Technology of Grape Products

NAME OF THE COURSE Technology of Grape Products



Year of study


Course teacher

Prof Višnja Katalinić

Credits (ECTS)


Associate teachers

Asst Prof Danijela Skroza
Assoc Prof Ivana Generalić Mekinić

Type of instruction (number of hours)






Status of the course


Percentage of application of e-learning

0 %


Course objectives

Enable students to gain basic knowledge on grape production and processing, main grape products and production methods, factors affecting the quality of raw material and final product, as well as respective legal limitations.

Course enrolment requirements and entry competences required for the course


Learning outcomes expected at the level of the course (4 to 10 learning outcomes)

Upon successful completion of this course, student will be able to:
- understand the potential of grapes as raw-material and define the main grape products
- define the grape structure and most major chemical constituents of grapes and wines
- describe table-grapes quality parameters and cold-storage conditions
- describe and understand the grape-raisin production process
- understand and be familiar with grape juice production and preservation
- define main steps of the vinification process and distinguish the red and white wine production process specificities
- understand the role of ordinary prefermentation and post-fermentation operations
- define and understand the importance of alcohol and malolactic fermentation
- define role of sulfur dioxide in wine making as well as legal limitations of its use
- understand the importance of disposal and possible reuse of the vinification by-products

Course content broken down in detail by weekly class schedule (syllabus)

1st week: Introduction; Global trends in grape production and processing;
The main and other grape products.
2nd and 3rd week: Grape structure and chemical composition;
4th week: Influence of some factors on grape quality; Grape cultivars (table grapes; wine grapes);
5th week: Post-harvest technology for fresh grapes (table grapes-growing industry, harvesting table grapes, storage, transportation
6th week: Raisins production (row material; harvesting and drying; inspection and storage; processing and quality control);
7th week: Grape juice: production and preservation;
8th week: I Colloquium
9th week: Wine-making technology: production overview (from vineyard to bottle); Classification of wines; Specificities of winemaking processes for white, red and rose wines.
10th week: Wine cellar equipment, organization and sanitation; Grape maturity and harvest; Sugar, potential alcohol, pH and acidity, total phenols and anthocyanins determination
11th week: Fermentation (preparation for fermentation; primary alcohol fermentation; secondary malolactic fermentation);
12th week: Maturation; Blending, fining and stabilization; Filtration and bottling; Protecting the wine (oxidation; microbial spoilage); Significance of some enological processes and operations;
13th week: Recommended analysis (panels); Laws and regulations in wine production; Example of HACCP implementation in wine production process;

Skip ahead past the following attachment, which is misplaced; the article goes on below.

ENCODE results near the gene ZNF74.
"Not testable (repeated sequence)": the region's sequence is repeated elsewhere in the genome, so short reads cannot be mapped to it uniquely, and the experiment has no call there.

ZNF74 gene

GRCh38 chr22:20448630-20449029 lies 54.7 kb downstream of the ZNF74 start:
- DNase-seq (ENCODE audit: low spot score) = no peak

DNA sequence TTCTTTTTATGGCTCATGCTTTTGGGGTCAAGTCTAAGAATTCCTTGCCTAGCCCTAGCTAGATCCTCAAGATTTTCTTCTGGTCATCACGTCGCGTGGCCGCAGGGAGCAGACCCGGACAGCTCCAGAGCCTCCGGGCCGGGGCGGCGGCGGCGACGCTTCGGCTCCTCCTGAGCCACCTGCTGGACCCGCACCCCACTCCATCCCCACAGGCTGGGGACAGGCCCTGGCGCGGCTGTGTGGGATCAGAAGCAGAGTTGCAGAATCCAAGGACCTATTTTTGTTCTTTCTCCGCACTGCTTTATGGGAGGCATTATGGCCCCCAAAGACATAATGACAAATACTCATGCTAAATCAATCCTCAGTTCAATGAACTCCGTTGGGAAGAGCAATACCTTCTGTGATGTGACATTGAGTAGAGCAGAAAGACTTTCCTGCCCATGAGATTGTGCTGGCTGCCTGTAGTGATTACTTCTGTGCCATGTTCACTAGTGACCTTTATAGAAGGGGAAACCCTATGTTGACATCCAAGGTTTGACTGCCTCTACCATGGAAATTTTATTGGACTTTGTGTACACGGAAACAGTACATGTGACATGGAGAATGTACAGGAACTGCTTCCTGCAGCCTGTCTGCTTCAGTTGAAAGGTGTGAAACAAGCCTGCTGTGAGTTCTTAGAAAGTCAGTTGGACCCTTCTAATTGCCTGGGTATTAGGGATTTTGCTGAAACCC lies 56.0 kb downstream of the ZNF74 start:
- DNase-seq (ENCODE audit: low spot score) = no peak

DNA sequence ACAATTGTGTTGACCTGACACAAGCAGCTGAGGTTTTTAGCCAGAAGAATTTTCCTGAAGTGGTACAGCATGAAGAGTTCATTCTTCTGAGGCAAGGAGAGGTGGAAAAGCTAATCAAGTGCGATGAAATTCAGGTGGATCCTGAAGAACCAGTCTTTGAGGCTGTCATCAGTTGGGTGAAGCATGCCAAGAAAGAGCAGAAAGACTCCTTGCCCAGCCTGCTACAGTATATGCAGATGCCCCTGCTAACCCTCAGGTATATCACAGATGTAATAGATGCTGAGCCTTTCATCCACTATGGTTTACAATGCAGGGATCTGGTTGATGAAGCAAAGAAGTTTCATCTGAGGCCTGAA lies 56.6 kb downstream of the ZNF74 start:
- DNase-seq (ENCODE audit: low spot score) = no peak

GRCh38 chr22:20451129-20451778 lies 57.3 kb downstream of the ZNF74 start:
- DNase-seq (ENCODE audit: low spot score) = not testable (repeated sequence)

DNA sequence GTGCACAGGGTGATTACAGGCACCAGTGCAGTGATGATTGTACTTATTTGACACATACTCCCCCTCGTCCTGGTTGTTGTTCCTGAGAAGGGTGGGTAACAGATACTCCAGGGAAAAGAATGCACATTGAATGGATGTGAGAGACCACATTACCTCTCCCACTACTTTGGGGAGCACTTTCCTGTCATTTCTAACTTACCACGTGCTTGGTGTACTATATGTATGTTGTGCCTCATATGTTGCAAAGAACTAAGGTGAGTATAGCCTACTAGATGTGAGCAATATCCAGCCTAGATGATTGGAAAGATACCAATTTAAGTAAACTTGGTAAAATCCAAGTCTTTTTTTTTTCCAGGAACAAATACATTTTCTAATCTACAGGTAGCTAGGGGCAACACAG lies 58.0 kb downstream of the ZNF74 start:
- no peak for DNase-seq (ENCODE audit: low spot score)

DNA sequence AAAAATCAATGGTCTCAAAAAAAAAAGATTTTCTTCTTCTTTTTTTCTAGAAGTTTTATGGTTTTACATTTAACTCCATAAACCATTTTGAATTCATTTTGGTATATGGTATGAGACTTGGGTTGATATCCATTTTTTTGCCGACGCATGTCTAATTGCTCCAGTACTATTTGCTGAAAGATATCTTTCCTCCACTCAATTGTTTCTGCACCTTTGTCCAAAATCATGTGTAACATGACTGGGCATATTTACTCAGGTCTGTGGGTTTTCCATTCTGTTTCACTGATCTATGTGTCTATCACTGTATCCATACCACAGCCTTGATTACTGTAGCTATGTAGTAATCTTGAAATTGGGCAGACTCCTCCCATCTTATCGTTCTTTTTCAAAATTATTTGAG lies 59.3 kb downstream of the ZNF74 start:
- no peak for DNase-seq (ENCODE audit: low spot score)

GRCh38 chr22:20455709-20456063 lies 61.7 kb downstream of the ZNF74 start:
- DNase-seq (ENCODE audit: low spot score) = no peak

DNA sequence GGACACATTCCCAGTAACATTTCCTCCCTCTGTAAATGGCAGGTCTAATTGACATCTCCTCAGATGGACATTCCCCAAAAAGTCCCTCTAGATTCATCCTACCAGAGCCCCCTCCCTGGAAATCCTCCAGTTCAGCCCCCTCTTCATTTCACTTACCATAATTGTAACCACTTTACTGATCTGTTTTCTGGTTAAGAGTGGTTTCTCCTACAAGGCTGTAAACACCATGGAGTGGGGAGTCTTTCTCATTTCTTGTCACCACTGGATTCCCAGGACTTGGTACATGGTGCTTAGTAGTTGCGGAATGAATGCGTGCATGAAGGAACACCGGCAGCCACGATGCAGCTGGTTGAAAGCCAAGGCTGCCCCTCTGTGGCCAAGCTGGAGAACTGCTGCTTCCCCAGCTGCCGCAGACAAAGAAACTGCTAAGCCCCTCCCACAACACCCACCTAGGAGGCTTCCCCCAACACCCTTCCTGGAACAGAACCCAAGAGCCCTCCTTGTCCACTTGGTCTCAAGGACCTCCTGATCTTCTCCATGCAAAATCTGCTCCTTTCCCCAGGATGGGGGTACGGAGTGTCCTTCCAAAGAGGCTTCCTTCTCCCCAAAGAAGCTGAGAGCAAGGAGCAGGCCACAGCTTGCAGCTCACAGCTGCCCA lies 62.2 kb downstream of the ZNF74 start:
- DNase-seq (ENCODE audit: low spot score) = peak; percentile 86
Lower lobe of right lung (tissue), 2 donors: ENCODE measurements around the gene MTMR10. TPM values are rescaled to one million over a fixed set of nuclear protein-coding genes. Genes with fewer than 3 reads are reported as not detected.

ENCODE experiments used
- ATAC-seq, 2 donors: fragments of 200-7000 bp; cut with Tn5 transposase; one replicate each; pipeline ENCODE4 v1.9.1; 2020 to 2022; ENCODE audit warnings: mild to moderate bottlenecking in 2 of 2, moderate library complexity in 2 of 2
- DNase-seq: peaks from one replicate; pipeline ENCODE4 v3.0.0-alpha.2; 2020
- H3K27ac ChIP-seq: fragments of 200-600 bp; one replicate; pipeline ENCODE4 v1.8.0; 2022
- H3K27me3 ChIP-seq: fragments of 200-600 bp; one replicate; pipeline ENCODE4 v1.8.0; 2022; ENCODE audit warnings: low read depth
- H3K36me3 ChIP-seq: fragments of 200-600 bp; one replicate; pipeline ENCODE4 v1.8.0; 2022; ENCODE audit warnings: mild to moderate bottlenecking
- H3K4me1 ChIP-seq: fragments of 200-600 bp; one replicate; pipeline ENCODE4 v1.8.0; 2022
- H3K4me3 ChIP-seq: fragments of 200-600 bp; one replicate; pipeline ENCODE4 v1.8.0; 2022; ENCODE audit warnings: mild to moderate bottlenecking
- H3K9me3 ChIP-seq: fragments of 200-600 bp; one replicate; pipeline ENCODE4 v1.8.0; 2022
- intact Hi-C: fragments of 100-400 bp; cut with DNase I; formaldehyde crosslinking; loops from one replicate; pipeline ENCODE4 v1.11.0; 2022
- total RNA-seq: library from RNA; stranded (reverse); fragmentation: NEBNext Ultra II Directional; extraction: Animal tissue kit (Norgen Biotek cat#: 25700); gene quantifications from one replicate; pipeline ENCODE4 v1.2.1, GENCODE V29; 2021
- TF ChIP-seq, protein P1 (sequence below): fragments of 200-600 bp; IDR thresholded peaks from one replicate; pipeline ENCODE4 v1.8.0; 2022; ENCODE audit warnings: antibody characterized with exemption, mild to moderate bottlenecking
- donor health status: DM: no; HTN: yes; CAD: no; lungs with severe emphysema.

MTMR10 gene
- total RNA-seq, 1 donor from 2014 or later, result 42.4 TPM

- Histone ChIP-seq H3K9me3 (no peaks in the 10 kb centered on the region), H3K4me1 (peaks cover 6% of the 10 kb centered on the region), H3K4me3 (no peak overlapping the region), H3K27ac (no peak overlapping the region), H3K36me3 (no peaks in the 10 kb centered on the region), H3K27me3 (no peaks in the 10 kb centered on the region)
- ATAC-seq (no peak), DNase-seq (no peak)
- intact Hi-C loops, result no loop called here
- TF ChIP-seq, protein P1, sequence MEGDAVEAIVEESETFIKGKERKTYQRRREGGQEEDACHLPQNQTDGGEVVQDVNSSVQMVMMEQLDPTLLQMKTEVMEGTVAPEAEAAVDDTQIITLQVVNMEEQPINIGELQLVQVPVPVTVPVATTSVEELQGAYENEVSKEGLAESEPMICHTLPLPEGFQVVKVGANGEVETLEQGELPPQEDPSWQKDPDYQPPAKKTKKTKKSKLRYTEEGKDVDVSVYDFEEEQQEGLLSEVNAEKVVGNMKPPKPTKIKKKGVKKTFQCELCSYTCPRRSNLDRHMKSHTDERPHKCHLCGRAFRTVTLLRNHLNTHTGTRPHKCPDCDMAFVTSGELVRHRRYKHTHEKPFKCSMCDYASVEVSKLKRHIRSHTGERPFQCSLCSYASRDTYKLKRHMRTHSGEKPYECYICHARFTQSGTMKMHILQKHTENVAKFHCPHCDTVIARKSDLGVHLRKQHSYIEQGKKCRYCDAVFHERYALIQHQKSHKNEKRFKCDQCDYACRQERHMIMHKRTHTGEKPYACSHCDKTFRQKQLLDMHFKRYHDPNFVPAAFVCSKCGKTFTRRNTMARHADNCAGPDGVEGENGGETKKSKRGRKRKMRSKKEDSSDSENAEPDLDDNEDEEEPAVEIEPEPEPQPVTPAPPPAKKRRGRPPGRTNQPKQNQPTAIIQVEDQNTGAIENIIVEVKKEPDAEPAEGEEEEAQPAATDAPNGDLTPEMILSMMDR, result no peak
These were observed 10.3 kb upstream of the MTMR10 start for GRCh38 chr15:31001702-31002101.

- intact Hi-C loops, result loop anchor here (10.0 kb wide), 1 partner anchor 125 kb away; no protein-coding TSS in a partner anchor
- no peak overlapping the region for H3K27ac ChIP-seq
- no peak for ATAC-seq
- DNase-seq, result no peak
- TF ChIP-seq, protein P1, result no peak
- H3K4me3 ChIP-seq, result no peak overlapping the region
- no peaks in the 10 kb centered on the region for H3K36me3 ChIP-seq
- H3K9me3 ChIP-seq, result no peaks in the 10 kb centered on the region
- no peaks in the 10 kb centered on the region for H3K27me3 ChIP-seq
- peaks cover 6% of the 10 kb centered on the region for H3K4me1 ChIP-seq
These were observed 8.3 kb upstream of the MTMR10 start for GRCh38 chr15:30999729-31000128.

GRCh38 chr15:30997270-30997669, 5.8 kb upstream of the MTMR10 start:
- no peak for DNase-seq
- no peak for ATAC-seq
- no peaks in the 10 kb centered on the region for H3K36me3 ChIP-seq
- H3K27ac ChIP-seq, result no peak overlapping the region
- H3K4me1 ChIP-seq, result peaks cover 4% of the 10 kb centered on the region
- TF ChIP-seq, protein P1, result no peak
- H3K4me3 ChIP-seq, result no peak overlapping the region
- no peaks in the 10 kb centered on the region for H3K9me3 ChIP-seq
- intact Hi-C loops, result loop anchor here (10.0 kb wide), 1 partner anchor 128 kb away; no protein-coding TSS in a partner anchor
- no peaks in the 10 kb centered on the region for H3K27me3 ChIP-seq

14th week: Utilization of winery by-products into high added value products.
15th week: II. Colloquium.
Exercises: Grape analysis (Determination of moisture and dry matter content in grapes, Mechanical properties of grapes); Raisins production; Must analysis (sugars, potential alcohol content, must acidity); Alcoholic fermentation; Vinification and control of its parameters; Wine analysis (ethanol, wine extract, sugars, volatile acidity, sulphur dioxide); Acidity correction; Blending wines; Wine fining; Wine colour analysis; Wine phenolics, Antioxidant activity determination; Wine organoleptic analysis. Field trip- Winery visit

Format of instruction:

Student responsibilities

Admission to the lectures and seminars of at least 70% of the times scheduled. Students are required to attend laboratory practice and field work 100%.

Screening student work (name the proportion of ECTS credits for eachactivity so that the total number of ECTS credits is equal to the ECTS value of the course):

Class attendance




Practical training


Experimental work







Seminar essay






Oral exam




Written exam






Grading and evaluating student work in class and at the final exam

The course content is divided into three units that students take over
partial exams or joining final exam at the end of the semester. The exam
is considered passed if students achieve at least 60%. The final grade is
based on the evaluation of partial exams. Grades: <60% not satisfied;
60-70% successful (2) 70-80% good (3), 80-90% very good (4), 90-100%
excellent (5).

Required literature (available in the library and via other media)


Number of copies in the library

Availability via other media

P. Riberau-Gayon Handbook of enology Vol 1Vol 2; John Wiley&Sons, Ltd., Chichester, 2006.



R.S. Jackson, Wine Science, Academic Press, New York, 2000.



J.L. Jackobson, Introduction in wine laboratory practices and procedures, Springer, New York, 2006.



Optional literature (at the time of submission of study programme proposal)

B.W. Zoecklein, K.C. Fugelsang, B.H. Gump, F.S. Nurs, Wine analysis and production, Kluwer Ac./Plenum Pubishers, New York, 1995.
M.A. Amerine, C.S. Ougs, Methods for analysis of musts and wines, John Wiley&Sons, 2000.
R.P. Vine, Winemaking: Form grape growing to market place, Springer, New York, 2002.
M.A. Amerine; H.W. Berg, R.E. Kunkee, C.S. Ough, V.L. Singleton, A.D. Webb, Technology of winemaking, Avi Publishing Co., Westport, Connecticut, 1980.

Quality assurance methods that ensure the acquisition of exit competences

Quality of the teaching and learning, monitored at the level of the (1) teachers, accepting suggestions of students and colleagues, and (2) faculty, conducting surveys of students on teaching quality.

Other (as the proposer wishes to add)